Emerging from a three-year bout of bereavement-induced grief and depression, Neko Case here offers a song-cycle that takes her from the looming portents of “Wild Creatures”, through a series of allusive ruminations on identity, anxiety, womanhood and home, finally reaching closure of sorts with a paean to the uplifting sound of “Ragtime”. It's a journey full of twists and turns, mapped out by Case and producer Tucker Martine in dense, often claustrophobic arrangements, the anxious lyrics trapped by layers of instruments in songs like “Night Still Comes” and “Man”. Even the acappella track “Nearly Midnight, Honolulu”seems choked with layered backing vocals. Not an easy listen, but a satisfying one.

Album review: Babyshambles, Sequel To The Prequel (Parlophone)

Like Trent Reznor, Pete Doherty remains ever faithful to his own concerns and his own musical style; but unlike Reznor, he overestimates the ramshackle charm of Babyshambles, which grows threadbare long before the end of Sequel To The Prequel. The bawled slur that passes for Doherty's vocals is less agreeable the older he gets, while the flaccid grunge plaints and raggedy punk thrashes have diminishing appeal. The best track by a country mile is the reggae skank “Doctor No”, whose tight, persuasive groove sounds like a different band entirely. Sadly, it's a lonely outpost of focused spirit here.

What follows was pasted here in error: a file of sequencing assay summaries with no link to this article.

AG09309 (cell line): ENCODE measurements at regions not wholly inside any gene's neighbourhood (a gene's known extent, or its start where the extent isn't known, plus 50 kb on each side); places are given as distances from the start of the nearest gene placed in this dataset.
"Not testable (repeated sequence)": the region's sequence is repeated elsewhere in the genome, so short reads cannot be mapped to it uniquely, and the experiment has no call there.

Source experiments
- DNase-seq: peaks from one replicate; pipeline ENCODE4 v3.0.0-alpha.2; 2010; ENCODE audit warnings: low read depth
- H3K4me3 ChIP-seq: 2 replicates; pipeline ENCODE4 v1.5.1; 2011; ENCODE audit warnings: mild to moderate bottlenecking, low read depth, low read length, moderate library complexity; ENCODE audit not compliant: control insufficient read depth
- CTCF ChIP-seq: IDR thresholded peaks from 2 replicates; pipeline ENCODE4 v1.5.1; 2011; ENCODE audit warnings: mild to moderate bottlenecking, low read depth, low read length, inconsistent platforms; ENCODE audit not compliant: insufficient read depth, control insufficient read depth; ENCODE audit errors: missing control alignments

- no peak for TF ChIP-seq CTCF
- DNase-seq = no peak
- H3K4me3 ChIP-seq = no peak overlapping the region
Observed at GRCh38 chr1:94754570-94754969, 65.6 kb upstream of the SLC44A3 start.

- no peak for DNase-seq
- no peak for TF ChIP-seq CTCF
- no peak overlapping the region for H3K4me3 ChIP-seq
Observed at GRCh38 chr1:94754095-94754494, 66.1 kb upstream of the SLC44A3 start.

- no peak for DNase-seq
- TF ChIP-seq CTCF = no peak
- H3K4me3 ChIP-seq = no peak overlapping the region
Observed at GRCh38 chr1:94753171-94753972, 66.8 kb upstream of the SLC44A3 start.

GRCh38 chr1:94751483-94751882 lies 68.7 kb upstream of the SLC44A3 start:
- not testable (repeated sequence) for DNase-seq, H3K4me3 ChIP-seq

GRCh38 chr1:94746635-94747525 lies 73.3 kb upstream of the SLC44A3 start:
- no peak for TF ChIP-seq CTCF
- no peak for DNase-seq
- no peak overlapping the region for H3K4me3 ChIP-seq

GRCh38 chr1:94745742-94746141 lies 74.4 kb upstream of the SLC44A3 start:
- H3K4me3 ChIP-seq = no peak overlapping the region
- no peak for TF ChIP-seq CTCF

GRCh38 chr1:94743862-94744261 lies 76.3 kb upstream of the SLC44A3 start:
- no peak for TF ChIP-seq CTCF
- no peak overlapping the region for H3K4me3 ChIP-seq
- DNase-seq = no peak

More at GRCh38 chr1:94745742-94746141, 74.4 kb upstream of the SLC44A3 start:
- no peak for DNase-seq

Album review: Goodie Mob, Age Against The Machine (Warner Brothers)

In the 14 years since World Party, CeeLo Green has entirely overshadowed his former Goodie Mob friends, and that dynamic dominates this comeback reunion album. Which is no bad thing: whether he's blurting out a lyric about “white power” over a Moody Blues sample (“Power”) or joyously remembering “my very first white girl” (“Amy”), CeeLo burns with a fierce creative fire. Luckily, he's managed to hoist his old bandmates to a comparable level, and the result is a set of gripping, euphoric grooves carrying raps that indicate a new-found maturity.

With a dark, autumnal colour palette and plenty of quirky touches, the Abigail Ahern Debenham's collection launches on 1 September. It includes this schnauzer cushion. £40, and a rather fine hare table lamp, £85, debenhams.com

Dark side of the room

Abigail Ahern’s new range for Debenhams blends quirky animal life with darker tones. It isn’t what you’d call bright and breezy, says Trish Lorenz